Lenovo ThinkPad X1 Yoga Gen 3: Battery Life, Acoustics And Thermals
Battery Life - How We Test:
Our custom HotHardware video loop test takes a 1080p HD video with a 16Kbps bit rate and loops it repeatedly, with 1 minute break intervals in between. A timer log file increments minutes of up-time every minute -- along with the grand total -- before system shutdown is stored in the log. This is a lighter-duty test that is still a bit more strenuous than many office productivity tasks, but it's not nearly as taxing as the load Battery Eater puts on a system.
While a lot has changed from the last gen ThinkPad X1 Yoga, battery life remains roughly the same. In our real-world testing, the battery life was nearly identical to the X1 Yoga Gen 2 ultrabook sporting a 1440p OLED display, but with a dual-core CPU and slightly larger battery (56 Whr, versus 54 Whr in the new machine). Regardless, both machines powered down just minutes from each other in our testing. So what you're looking at is a machine that will remain powered for just over 6 hours under standard video streaming usage at modest brightness levels.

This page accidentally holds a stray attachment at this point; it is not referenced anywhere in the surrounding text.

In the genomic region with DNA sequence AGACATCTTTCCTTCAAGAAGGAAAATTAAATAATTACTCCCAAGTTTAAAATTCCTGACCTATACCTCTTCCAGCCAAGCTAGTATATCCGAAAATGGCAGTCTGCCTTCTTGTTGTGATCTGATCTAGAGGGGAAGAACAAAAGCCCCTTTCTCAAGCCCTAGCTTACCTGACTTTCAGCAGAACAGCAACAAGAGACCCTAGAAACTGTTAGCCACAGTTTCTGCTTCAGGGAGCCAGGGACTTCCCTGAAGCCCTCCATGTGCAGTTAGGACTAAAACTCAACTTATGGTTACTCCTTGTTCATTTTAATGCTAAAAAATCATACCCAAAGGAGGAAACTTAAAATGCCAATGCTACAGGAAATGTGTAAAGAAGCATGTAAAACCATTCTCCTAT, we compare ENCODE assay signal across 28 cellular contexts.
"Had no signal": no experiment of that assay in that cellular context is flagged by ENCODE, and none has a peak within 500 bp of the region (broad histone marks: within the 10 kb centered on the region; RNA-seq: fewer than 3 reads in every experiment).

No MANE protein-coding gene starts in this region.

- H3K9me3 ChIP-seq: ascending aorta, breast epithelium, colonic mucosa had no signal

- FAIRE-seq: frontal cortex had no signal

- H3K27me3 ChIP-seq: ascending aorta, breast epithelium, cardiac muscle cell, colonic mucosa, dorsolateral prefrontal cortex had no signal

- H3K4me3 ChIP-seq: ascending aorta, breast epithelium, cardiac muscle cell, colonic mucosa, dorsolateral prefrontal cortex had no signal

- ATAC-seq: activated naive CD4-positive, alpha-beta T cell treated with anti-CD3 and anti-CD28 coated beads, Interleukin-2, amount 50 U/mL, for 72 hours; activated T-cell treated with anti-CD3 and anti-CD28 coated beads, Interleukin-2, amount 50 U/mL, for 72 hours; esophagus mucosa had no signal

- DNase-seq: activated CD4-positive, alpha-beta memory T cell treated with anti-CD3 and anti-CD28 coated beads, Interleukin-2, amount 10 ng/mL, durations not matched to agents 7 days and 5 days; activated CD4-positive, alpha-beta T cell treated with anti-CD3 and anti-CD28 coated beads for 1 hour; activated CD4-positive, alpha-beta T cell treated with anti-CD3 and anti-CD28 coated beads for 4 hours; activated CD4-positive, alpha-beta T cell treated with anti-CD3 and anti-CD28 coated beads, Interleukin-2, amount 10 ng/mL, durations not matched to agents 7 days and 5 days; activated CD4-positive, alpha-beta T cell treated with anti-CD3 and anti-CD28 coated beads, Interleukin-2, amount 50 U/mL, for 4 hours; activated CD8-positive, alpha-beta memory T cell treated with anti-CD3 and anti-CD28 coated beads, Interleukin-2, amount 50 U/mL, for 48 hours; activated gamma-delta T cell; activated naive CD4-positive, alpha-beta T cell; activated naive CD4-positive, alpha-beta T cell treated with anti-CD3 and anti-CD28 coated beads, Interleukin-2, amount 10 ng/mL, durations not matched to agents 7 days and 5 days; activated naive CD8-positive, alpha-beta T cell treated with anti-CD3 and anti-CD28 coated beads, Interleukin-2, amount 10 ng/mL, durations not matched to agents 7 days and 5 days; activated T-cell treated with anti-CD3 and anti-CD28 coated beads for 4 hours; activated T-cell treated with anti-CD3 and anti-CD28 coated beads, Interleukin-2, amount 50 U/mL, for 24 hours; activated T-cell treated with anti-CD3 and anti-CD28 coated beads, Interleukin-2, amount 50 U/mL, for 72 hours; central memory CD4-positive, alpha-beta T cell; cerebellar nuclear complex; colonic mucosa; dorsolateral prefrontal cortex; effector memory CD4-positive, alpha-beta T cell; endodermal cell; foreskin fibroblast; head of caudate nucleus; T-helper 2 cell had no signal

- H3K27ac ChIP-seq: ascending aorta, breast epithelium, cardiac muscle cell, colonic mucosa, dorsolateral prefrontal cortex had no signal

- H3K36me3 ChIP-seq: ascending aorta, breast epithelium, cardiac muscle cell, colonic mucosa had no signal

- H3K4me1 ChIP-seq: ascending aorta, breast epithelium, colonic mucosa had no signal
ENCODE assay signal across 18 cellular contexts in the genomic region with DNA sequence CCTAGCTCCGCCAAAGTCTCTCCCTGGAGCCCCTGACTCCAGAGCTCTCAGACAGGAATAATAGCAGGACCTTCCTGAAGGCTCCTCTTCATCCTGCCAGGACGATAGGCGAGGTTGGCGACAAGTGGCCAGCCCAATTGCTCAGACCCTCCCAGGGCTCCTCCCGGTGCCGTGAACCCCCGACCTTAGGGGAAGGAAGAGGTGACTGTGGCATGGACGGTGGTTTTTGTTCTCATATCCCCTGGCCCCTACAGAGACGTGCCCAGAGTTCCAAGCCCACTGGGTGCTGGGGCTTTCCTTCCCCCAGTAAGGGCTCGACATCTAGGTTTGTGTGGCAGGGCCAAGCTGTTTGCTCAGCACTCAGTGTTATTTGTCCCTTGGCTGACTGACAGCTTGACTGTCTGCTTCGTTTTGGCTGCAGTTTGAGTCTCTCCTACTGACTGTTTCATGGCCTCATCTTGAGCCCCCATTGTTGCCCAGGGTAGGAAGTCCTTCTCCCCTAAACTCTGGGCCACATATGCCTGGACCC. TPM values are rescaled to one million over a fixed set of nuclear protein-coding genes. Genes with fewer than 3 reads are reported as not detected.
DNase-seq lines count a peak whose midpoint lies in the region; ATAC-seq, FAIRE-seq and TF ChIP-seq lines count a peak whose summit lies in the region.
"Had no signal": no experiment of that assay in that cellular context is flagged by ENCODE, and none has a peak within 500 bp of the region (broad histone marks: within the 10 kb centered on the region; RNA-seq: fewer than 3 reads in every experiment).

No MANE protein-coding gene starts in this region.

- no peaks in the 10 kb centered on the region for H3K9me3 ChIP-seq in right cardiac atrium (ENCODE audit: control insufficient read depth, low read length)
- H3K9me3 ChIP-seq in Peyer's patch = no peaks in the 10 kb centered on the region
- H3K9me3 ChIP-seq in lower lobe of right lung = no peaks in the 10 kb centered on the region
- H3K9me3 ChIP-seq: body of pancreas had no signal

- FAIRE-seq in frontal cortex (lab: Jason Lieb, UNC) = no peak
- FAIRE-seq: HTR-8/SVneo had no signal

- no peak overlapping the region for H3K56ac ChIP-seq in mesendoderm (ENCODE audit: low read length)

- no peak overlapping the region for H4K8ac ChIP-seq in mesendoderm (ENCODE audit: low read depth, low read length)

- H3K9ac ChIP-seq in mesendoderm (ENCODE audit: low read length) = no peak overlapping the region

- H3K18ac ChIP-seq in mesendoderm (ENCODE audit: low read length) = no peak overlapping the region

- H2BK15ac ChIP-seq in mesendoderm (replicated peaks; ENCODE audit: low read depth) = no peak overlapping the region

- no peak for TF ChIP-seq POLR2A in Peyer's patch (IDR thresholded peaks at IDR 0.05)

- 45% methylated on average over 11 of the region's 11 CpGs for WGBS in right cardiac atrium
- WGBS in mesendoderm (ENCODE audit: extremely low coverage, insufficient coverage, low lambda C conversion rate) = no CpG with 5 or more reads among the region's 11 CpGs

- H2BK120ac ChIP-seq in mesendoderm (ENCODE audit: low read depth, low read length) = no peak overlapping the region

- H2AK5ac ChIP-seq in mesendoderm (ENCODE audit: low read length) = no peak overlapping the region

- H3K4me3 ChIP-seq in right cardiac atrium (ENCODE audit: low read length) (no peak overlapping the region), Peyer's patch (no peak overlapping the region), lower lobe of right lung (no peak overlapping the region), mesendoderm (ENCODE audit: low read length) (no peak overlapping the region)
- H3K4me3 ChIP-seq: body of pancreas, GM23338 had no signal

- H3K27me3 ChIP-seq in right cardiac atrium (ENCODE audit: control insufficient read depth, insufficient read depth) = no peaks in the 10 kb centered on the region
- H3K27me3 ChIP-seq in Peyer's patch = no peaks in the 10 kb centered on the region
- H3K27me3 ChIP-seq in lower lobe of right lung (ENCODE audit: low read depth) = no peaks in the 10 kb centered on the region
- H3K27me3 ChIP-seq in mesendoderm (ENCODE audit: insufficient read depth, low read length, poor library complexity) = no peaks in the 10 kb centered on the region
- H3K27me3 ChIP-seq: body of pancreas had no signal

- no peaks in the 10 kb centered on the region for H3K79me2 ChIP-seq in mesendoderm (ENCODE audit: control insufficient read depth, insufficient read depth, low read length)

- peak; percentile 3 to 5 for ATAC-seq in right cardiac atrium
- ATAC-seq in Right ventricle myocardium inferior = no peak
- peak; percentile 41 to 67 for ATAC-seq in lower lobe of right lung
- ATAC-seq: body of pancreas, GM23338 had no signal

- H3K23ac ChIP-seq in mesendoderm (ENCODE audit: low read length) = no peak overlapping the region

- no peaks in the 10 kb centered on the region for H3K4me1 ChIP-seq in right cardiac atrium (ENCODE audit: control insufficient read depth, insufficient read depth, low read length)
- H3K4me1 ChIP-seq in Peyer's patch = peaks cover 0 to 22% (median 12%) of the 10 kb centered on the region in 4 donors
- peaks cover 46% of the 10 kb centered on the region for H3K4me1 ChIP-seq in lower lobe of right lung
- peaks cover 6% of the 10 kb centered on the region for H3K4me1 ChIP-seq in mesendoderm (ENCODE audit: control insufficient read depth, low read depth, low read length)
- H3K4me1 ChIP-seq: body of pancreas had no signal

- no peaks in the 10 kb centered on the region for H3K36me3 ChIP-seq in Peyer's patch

The ThinkPad X1 Yoga comes equipped with a Li-ion 54 Whr battery with RapidCharge technology. Under light usage, Lenovo claims the battery can last upwards of 15 hours, but under heavy, sustained load, the battery runs out of juice at about the 2.5 hour mark. While we aren't looking at industry leading up time, overall battery life respectable for Lenovo's latest ThinkPad X1 Yoga.
While testing the battery performance, especially under heavy load, the fan inside the ThinkPad X1 Yoga was noticeably audible. The sound was never loud or distracting though. Instead of a high pitched fan, it just sounded like a little wind was being pushed through the X1 Yoga. So, in terms of acoustics this ultrabook scores high marks. Just know it won't be fully silent when under load. As for the thermals, we would have liked to seen them reduced just a bit. When under sustained load the Intel Core i5-8250U processor would reach it's thermal threshold and throttle clock speeds. It's the equivalent of easing up on the gas pedal. Sure you're still moving forward at a good pace, but 60MPH just isn't the same as 100MPH.